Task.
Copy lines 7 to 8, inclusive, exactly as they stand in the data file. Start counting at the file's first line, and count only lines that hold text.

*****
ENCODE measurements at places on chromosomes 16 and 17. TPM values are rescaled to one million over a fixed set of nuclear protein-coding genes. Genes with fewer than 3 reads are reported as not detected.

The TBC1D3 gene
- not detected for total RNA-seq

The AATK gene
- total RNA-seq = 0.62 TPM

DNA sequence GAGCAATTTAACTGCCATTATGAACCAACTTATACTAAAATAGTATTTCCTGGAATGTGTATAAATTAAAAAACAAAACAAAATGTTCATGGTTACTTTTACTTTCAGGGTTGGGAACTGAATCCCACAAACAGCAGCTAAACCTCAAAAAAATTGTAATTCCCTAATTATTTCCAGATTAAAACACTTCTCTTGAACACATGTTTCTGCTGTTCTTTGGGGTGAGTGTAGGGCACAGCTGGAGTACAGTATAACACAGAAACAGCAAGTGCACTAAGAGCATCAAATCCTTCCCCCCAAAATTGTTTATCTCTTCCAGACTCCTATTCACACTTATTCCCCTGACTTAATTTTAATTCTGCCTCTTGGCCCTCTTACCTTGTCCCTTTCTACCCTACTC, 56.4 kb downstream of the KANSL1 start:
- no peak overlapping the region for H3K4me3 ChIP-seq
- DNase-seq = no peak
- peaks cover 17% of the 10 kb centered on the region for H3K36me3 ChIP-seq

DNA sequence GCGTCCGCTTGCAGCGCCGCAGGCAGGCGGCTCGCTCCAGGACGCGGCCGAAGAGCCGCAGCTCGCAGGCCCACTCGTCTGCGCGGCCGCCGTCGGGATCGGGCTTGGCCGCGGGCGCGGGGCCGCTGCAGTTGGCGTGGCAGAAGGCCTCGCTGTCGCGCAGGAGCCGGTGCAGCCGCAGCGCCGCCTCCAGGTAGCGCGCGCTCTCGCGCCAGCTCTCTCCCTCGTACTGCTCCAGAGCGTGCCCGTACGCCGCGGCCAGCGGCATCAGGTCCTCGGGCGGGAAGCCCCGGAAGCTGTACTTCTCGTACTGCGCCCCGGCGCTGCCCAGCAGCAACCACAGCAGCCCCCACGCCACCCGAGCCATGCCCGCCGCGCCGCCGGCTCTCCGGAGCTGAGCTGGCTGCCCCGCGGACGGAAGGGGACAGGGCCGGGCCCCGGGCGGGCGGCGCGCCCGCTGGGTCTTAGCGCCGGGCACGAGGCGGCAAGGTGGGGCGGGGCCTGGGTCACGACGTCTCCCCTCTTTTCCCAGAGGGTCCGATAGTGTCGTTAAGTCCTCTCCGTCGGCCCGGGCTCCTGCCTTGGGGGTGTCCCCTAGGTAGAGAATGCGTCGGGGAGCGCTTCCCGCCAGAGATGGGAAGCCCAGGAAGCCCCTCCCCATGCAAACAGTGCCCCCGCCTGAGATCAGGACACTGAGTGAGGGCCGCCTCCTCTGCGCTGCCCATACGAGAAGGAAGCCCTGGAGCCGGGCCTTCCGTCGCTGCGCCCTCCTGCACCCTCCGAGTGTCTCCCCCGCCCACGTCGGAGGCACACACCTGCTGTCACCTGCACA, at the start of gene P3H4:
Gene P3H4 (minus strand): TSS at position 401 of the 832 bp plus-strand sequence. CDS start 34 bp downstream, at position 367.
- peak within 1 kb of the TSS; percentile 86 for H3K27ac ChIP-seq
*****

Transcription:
- no peak overlapping the region for H3K4me3 ChIP-seq
- DNase-seq = no peak